This is ironic, since so many folks think (erroneously imo) that cue feeding ties moms down. On the contrary, a mom who is cue feeding can go anywhere with her baby at any time. She nurses baby when baby wants, where ever she is. Most babies sleep quite nicely held in a sling or wrap as mom walks around. Babies are used to sleeping in mom’s womb so the movement is soothing. Or if mom is home, she can lie down with baby and nurse baby to sleep and both mom and baby can get a much needed nap!

    This organization takes an evidence-based approach to explaining what is normal when it comes to infant sleep. It has several pages on sleep training. http://www.isisonline.org.uk/

  5. #15
    Join Date
    Oct 2011

    Default Re: Age appropriate feeding and sleeping

    You have gotten some good advice. I know you're tired, mama! Trust me, I KNOW!!!! DS will be 8 months old next week and has only had a period from about 6 weeks to 10-12 weeks where he slept a good amount of time at night. After that, he wakes up constantly! He's had many issues that cause this and I'd hate to think that I let him cry for 15 minutes and still wouldn't pick him up, love on him just because I wanted him on a schedule! It breaks my heart for your little one!!!!

    I'm not a mom with a baby who sleeps a lot.....or at all! LOL So I'm not someone who hasn't been there/done that trying to give you advice! Take these lady's advice and feed your baby more often. You may find you get more sleep if you lay down with him and nurse him to sleep. Then you both win, everyone's getting sleep! As one pointed out, even the cry-it-out so-called experts don't believe in doing that before 6 months.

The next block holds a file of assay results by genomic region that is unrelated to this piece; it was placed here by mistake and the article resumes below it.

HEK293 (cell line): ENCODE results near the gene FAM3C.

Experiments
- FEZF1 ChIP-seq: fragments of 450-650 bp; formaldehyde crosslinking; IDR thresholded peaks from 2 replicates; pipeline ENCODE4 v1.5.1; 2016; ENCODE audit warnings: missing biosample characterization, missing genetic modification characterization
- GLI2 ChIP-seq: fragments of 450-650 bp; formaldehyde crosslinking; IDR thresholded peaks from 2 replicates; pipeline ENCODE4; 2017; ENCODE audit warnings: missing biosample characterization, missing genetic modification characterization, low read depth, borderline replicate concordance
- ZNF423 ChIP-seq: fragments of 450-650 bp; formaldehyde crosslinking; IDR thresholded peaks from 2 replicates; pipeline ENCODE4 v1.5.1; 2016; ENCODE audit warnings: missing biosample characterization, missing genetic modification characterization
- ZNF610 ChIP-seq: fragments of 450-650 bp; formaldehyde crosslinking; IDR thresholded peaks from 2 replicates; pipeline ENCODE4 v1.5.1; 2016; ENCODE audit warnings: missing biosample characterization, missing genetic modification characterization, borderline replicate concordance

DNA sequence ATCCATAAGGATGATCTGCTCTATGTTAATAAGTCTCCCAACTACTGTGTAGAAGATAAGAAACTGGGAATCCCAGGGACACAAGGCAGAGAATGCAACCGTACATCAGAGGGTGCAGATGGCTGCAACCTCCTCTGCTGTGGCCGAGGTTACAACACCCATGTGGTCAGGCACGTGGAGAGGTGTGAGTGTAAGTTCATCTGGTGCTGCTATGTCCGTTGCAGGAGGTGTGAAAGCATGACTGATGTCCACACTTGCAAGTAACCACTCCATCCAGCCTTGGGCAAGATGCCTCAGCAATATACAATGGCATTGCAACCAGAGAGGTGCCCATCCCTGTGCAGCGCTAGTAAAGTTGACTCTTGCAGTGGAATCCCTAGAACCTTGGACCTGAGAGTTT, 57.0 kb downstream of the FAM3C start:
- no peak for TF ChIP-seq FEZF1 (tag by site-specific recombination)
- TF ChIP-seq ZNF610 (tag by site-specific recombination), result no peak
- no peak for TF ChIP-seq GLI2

6. #16
    Join Date
    Apr 2012

    Default Re: Age appropriate feeding and sleeping

    Every kid is different. When my son was 4 months, he woke at 8am, nursed, played for an hour, napped for 45 minutes, woke up, nursed, played for an hour, napped for 45 minutes, woke up, nursed, etc.... all day long. This was his schedule that he naturally fell into (ie I didn't do anything but nurse on demand and put him to sleep when he was tired). He would be awake for almost 2 hours before bedtime and would nurse at least twice during his last awake cycle. He would therefore eat about every 2 hours. He would sleep 12 hours at night with two awakenings to nurse.

    By 6 months he could be awake for 2-2.5 hours at a time and had settled into 3 naps. He was eating every 3 hours or so. By 7 months he had dropped his third nap but lengthened his two remaining ones to an hour and a half.

    Now, at 9 months, he is awake 3 to 3.5 hours at a time, takes two 1.5 hour naps, eats every 2.5-4 hours, and wakes once at night to nurse. He sleeps about 11 hours at night.
    Mom to Son B born 7/13/11

  7. #17
    Join Date
    Apr 2012

    Default Re: Age appropriate feeding and sleeping

    [QUOTE=@llli*goldentoes;1256917]So I think maybe it's better just to respond to baby's needs as best you can, and unless there's a problem not try too hard to mess with his rhythms. QUOTE]

    This exactly. If I ever tried to fight my son's rythyms, it caused nothing but problems. Just nurse on demand and help him to sleep when he is tired. It will all fall into place eventually.
    Mom to Son B born 7/13/11